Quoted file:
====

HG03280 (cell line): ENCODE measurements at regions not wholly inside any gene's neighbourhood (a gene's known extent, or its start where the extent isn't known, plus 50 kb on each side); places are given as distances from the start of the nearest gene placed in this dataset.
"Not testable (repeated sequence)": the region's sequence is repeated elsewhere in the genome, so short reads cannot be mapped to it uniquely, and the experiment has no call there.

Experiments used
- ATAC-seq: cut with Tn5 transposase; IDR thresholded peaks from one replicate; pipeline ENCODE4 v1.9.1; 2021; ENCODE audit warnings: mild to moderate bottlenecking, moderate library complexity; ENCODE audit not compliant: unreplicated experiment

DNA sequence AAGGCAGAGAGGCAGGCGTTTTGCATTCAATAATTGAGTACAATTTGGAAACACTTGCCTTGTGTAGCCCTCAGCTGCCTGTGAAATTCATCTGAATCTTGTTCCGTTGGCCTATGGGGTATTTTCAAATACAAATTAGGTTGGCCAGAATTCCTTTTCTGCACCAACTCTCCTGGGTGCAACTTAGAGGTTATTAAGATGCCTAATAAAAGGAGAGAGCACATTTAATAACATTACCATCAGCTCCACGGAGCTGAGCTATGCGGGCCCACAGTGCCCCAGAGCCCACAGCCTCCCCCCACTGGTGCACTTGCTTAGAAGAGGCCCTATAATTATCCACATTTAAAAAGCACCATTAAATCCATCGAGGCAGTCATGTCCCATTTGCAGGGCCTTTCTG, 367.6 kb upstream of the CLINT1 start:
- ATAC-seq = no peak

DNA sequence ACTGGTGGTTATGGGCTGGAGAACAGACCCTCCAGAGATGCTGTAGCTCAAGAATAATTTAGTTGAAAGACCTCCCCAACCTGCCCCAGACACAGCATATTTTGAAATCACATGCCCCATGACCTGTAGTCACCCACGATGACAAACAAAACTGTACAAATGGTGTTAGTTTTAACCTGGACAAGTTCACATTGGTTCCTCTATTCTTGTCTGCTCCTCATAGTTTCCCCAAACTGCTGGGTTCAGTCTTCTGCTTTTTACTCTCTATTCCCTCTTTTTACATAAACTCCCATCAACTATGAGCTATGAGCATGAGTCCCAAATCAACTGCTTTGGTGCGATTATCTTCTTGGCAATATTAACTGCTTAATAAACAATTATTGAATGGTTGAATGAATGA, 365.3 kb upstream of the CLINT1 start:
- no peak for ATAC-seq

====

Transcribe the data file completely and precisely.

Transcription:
HG03280 (cell line): ENCODE measurements at regions not wholly inside any gene's neighbourhood (a gene's known extent, or its start where the extent isn't known, plus 50 kb on each side); places are given as distances from the start of the nearest gene placed in this dataset.
"Not testable (repeated sequence)": the region's sequence is repeated elsewhere in the genome, so short reads cannot be mapped to it uniquely, and the experiment has no call there.

Experiments used
- ATAC-seq: cut with Tn5 transposase; IDR thresholded peaks from one replicate; pipeline ENCODE4 v1.9.1; 2021; ENCODE audit warnings: mild to moderate bottlenecking, moderate library complexity; ENCODE audit not compliant: unreplicated experiment

DNA sequence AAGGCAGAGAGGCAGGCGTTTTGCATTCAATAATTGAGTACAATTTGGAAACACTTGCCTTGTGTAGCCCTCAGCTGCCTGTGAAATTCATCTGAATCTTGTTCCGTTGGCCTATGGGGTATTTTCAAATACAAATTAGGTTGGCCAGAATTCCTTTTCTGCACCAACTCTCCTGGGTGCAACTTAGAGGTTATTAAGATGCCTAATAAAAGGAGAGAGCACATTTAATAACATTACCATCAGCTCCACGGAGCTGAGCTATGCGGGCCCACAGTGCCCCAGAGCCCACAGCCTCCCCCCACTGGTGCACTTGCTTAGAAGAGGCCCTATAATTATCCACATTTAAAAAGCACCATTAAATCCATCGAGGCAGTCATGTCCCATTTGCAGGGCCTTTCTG, 367.6 kb upstream of the CLINT1 start:
- ATAC-seq = no peak

DNA sequence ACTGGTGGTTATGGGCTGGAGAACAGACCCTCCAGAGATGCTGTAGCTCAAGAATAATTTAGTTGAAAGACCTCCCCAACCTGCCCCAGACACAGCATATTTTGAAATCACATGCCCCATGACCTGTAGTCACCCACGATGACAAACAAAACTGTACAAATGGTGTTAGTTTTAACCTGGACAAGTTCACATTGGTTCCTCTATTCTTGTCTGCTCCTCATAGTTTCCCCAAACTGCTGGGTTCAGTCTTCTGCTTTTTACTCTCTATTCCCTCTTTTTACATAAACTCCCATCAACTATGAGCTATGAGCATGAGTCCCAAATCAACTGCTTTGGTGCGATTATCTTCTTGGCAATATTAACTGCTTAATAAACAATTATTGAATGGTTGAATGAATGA, 365.3 kb upstream of the CLINT1 start:
- no peak for ATAC-seq